Letters from the Editor: Up the long ladder

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UAF is an institution held hostage by bureaucracy. At so many levels, our needs and wants are ignored by entrenched administrators acting primarily in their own interest, a class of permanent employees who have learned in their long tenures that the student body’s collective memory tops out at about four years.

This is not to besmirch most of our school’s employees. Indeed, we’re lucky to have so many dedicated faculty members, student-facing functionaries and departments that do seek to enrich and enhance student life at the university. But for every two such admirable people, there’s at least one bureaucrat, comfortably segregated from the school’s attendees by layers of organizational girth. Sequestered away in back offices or off-campus, they’re hard to find but easy to identify–tending to react with confusion and annoyance if you walk into their offices.

It is hard, with so many threaded demands placed upon students, to try and keep track of the vast and complex system under which they work, live and study. But I can’t overstress the necessity of paying attention to the decisions of the bureaucrats overhead. Currently, we can be counted on to lose interest the moment a break or holiday begins, and this break in concentration is eagerly exploited, used to axe popular programs with minimal outcry. In recent memory, the UAFPD’s community service officer program quietly ceased mid-summer and the campus post office was gutted in favor of a frequently-broken kiosk. There are more examples the further back you look.

Don’t mistake this for a class struggle or a case of “us-versus-them” thinking–each side is only peripherally aware of the other. Students in particular only take notice to more egregious disruptions of their lives, particularly those that pertain to fee payment and housing, while the more entrenched bureaucrats simply act as though the students don’t exist. But in defiance of the prevailing wisdom, our school continues to have students and our needs should not be secondary at best. After all, an educational institution cannot exist without a student body and we did choose to be here.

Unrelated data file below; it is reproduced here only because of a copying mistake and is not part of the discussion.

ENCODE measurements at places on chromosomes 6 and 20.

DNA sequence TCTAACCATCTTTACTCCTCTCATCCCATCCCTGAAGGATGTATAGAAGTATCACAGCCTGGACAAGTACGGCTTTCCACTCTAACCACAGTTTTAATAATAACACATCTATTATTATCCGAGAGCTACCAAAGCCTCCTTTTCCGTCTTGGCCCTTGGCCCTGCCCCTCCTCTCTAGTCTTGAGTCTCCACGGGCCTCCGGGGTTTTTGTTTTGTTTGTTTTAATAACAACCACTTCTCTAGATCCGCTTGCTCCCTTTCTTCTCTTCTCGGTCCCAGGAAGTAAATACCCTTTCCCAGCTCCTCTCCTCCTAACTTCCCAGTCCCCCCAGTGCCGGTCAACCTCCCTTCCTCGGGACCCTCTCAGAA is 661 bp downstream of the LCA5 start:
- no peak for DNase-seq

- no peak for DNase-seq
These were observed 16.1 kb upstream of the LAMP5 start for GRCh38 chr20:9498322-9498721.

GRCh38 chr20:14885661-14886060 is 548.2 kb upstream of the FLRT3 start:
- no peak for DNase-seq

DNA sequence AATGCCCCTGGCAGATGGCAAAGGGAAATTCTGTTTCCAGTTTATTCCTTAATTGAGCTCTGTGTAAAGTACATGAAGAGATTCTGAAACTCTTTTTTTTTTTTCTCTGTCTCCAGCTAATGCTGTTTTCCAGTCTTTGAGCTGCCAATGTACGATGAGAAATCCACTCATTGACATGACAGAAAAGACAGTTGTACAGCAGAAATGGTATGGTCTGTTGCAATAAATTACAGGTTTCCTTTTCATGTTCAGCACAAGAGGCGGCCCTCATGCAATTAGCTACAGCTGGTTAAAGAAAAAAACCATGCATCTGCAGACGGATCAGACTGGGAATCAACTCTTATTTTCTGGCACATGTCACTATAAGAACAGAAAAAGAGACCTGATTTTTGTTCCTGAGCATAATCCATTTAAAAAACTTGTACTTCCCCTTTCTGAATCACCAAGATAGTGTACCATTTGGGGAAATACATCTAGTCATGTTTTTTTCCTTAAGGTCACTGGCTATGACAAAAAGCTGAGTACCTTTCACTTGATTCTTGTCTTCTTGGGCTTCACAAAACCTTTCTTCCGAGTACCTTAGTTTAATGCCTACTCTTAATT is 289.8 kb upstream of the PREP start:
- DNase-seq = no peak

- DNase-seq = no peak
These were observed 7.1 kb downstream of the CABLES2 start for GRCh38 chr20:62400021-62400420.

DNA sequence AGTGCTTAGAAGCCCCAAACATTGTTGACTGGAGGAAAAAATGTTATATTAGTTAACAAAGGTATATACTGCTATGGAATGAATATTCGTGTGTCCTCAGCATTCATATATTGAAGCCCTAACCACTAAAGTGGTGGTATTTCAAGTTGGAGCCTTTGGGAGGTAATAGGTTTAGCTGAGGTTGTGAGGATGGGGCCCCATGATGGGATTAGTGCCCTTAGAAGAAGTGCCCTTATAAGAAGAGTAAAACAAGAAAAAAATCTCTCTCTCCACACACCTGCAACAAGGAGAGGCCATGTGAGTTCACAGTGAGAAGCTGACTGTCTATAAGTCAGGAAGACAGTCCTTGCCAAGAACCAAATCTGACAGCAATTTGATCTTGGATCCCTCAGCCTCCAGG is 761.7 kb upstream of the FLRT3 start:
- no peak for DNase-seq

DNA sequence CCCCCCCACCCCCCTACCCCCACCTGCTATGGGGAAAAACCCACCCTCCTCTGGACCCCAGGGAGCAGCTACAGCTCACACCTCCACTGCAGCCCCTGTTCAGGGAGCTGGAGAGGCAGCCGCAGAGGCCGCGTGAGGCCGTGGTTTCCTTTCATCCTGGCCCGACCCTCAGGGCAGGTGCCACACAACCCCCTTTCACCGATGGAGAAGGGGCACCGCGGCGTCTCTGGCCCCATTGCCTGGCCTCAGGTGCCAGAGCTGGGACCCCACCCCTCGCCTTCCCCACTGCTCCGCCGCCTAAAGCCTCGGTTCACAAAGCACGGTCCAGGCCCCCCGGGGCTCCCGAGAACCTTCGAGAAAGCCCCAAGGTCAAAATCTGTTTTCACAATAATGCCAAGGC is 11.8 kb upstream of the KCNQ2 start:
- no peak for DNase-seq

There’s plenty of cause to be skeptical of UA President Johnsen’s villainously-named Strategic Pathways Initiative. Consolidation is never easy and it’s painful and concerning for some majors and departments to fade away due to shifting short-term priorities. But another stated aim of the program, its attempt to compress and streamline the bureaucratic structure of the campuses and the statewide structure, is long overdue. It’s my hope that we’ll be left with an institution that is more responses to the changing needs of Alaska’s students–and easier to hold to account when they fail in that duty.

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